Far more significant is that Death and Life itself was the product of a Rockefeller Foundation grant. Was Jacobs, who got her career started writing propaganda for the Office of War Information, controlled opposition? And how important were her connections when it came to facing off against Moses?
Whatever the case may be, the movie got me thinking about Jacobs’s legacy. Although Death and Life is revered in architecture and urbanist circles, how much actual impact has it had on our built environment? She certainly influenced the New Urbanist movement, but they’ve had a very limited (and very controversial) effect. Although her object was to take down the architectural orthodoxy, she may have defeated Moses the man but Moses-like thinking still abounds in architecture and city planning. The starchitect — the bold visionary who will transform how the plebs live, if only they’ll conform to his/her vision — is the reigning conception of how we understand architects. If you don’t believe me, just watch the Bjarke Ingels episode of the Netflix series “Abstract,” where every line of fortune cookie gibberish that comes out of Ingels’s mouth is treated like a profound insight.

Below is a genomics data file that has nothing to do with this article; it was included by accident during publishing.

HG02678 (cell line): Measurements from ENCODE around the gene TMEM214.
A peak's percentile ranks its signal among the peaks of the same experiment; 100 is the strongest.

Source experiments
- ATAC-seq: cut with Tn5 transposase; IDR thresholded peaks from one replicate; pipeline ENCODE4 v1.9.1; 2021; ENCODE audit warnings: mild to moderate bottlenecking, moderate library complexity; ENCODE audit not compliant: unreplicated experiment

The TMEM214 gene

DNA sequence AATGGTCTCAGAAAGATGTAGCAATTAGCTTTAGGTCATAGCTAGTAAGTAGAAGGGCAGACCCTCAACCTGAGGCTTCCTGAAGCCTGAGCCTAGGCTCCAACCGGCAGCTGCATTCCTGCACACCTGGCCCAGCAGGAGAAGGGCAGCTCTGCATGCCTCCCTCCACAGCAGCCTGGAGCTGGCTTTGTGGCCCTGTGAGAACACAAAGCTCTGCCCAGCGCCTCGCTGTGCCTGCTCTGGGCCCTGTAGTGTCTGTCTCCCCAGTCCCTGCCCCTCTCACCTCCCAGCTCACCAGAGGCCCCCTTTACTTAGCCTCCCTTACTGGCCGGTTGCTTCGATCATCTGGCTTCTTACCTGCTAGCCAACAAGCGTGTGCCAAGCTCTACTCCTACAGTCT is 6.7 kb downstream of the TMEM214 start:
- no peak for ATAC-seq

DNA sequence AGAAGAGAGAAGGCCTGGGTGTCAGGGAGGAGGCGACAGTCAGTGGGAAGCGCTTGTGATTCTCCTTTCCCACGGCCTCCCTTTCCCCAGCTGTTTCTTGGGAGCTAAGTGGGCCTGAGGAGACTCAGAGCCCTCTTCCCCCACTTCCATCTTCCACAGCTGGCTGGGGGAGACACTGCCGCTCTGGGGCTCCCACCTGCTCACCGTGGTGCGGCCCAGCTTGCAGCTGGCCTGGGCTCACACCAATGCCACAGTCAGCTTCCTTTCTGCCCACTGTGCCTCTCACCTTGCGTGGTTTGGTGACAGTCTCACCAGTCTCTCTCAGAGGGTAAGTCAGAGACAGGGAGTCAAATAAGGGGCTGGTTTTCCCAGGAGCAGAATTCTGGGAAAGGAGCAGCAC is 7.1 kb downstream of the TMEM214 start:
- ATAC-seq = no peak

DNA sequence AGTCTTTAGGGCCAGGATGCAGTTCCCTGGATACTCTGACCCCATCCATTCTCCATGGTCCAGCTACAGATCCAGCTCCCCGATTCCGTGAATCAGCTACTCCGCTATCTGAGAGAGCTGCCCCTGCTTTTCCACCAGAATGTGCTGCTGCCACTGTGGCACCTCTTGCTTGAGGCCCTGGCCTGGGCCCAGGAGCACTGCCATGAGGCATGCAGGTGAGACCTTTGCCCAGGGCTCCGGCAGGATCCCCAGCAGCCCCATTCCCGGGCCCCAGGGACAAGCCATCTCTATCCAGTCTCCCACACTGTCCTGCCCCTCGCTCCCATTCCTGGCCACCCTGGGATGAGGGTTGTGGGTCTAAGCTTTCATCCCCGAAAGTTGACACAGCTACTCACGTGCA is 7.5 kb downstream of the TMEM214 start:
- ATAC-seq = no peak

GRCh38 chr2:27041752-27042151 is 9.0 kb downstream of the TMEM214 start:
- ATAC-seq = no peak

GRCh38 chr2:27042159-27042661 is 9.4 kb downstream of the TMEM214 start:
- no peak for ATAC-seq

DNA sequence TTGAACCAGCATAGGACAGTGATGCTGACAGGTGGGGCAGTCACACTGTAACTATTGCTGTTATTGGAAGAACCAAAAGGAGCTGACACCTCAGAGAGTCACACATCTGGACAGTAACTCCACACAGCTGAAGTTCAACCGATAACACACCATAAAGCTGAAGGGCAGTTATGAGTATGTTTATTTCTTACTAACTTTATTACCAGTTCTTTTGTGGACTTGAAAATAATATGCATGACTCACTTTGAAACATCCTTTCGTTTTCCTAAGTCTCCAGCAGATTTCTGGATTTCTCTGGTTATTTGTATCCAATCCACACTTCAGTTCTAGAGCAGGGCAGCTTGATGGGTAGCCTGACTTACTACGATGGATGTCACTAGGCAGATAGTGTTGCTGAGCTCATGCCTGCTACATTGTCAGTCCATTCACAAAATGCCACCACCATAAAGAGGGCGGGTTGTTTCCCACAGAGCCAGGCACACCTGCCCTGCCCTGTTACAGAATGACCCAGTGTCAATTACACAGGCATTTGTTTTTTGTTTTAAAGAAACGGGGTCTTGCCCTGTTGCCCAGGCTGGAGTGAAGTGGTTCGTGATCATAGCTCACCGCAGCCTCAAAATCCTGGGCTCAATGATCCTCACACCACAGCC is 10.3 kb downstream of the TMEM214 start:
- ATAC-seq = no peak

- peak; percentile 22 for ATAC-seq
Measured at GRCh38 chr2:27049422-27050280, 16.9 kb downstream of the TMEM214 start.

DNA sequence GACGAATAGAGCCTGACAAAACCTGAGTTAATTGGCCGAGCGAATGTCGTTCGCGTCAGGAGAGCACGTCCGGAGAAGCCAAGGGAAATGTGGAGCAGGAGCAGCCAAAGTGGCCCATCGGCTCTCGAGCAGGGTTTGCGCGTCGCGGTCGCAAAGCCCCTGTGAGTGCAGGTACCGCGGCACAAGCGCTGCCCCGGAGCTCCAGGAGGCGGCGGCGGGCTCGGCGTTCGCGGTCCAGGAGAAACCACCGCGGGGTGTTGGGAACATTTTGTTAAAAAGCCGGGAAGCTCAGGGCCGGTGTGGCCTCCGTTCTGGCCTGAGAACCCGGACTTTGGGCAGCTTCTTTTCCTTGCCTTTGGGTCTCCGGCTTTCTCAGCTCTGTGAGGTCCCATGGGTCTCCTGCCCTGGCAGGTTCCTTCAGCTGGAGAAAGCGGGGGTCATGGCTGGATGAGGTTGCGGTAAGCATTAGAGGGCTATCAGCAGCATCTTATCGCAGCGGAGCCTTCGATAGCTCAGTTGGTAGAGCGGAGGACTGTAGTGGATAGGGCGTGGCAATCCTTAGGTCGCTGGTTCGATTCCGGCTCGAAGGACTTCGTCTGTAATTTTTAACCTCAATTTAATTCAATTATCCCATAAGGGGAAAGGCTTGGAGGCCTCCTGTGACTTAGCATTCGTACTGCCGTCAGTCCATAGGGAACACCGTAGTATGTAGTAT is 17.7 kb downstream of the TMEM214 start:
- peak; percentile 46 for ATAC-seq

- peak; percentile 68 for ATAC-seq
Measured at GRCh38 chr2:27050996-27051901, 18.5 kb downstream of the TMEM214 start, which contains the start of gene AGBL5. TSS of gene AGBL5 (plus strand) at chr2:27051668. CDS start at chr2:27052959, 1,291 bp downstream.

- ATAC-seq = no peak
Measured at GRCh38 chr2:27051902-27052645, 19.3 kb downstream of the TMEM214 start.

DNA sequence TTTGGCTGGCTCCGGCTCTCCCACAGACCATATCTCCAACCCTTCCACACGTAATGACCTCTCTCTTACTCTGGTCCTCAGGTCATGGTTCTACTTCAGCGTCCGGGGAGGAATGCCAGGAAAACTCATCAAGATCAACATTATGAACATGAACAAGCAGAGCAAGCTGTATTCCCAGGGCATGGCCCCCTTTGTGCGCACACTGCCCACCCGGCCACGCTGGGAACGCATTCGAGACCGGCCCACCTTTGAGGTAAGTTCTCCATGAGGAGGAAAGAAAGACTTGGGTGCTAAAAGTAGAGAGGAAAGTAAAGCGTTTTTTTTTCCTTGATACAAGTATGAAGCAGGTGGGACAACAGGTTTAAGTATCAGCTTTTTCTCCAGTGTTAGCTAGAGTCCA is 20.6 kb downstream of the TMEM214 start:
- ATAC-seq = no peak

Jacobs, who died in 2006, was herself incorrect about her legacy. After Death and Life she wrote six more books which mainly focused on economics. “If I were to be remembered as a really important thinker of the century, the most important thing I’ve contributed is my discussion of what makes economic expansion happen. This is something that has puzzled people always. I think I’ve figured out what it is,” she said. Her economic ideas have been discredited across the orthodox spectrum which, depending on your perspective, may or may not be a point in her favor.
- Marisa Tomei is the voice of Jacobs in the documentary and she sounds bizarrely robotic, like she’s imitating a Speak & Spell.